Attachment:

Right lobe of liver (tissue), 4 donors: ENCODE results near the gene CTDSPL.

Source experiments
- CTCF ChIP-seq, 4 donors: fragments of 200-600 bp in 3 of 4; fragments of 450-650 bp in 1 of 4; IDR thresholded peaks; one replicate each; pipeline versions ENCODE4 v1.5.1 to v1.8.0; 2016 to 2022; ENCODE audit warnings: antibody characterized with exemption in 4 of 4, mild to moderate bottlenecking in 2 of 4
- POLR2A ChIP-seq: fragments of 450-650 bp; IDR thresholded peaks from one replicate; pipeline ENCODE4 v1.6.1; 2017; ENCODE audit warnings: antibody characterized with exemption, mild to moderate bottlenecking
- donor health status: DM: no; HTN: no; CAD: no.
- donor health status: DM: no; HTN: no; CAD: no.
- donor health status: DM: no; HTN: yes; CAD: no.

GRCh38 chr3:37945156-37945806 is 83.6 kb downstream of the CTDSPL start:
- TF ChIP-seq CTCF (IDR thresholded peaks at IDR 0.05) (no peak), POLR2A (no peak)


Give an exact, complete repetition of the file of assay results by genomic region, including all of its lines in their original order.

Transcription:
Right lobe of liver (tissue), 4 donors: ENCODE results near the gene CTDSPL.

Source experiments
- CTCF ChIP-seq, 4 donors: fragments of 200-600 bp in 3 of 4; fragments of 450-650 bp in 1 of 4; IDR thresholded peaks; one replicate each; pipeline versions ENCODE4 v1.5.1 to v1.8.0; 2016 to 2022; ENCODE audit warnings: antibody characterized with exemption in 4 of 4, mild to moderate bottlenecking in 2 of 4
- POLR2A ChIP-seq: fragments of 450-650 bp; IDR thresholded peaks from one replicate; pipeline ENCODE4 v1.6.1; 2017; ENCODE audit warnings: antibody characterized with exemption, mild to moderate bottlenecking
- donor health status: DM: no; HTN: no; CAD: no.
- donor health status: DM: no; HTN: no; CAD: no.
- donor health status: DM: no; HTN: yes; CAD: no.

GRCh38 chr3:37945156-37945806 is 83.6 kb downstream of the CTDSPL start:
- TF ChIP-seq CTCF (IDR thresholded peaks at IDR 0.05) (no peak), POLR2A (no peak)